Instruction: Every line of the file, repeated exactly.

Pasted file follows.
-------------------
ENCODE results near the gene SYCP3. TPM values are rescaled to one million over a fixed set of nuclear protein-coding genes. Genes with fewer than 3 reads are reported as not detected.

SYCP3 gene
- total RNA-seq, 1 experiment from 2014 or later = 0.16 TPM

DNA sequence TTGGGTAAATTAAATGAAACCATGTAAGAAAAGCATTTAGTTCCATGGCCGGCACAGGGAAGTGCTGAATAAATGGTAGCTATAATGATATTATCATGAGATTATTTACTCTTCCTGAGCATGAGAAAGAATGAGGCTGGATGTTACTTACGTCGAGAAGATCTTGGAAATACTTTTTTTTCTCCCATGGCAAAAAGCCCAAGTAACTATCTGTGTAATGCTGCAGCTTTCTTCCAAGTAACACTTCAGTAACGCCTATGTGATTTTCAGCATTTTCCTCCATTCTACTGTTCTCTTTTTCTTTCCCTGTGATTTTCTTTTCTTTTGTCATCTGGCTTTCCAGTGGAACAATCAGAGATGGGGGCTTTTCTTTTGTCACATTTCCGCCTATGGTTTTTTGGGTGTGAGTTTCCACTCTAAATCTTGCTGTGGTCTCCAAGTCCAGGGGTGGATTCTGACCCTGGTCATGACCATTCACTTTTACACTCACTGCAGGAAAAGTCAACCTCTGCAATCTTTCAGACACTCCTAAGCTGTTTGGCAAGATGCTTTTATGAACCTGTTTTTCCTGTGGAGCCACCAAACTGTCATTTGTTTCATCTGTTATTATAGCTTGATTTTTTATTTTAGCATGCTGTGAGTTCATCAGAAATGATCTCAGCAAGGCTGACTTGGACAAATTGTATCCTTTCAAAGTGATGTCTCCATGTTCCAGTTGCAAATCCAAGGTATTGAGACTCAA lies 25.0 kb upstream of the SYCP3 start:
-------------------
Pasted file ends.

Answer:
ENCODE results near the gene SYCP3. TPM values are rescaled to one million over a fixed set of nuclear protein-coding genes. Genes with fewer than 3 reads are reported as not detected.

SYCP3 gene
- total RNA-seq, 1 experiment from 2014 or later = 0.16 TPM

DNA sequence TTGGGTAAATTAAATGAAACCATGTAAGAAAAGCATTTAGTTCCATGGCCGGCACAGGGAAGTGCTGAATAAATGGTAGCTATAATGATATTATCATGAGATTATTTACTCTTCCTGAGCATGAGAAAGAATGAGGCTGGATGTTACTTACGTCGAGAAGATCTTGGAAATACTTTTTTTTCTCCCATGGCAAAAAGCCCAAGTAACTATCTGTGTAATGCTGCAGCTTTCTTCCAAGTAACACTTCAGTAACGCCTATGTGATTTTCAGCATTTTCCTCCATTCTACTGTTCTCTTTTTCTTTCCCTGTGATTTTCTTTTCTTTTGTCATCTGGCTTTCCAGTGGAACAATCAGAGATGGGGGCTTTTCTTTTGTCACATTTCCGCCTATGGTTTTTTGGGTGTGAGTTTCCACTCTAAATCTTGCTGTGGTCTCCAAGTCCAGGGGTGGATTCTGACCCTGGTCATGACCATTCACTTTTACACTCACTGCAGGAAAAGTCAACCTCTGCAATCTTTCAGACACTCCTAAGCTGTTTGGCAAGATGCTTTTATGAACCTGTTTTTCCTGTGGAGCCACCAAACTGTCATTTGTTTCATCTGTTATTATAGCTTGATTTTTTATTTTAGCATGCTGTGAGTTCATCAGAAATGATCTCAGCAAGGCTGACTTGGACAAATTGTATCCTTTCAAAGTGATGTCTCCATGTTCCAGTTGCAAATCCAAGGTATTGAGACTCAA lies 25.0 kb upstream of the SYCP3 start: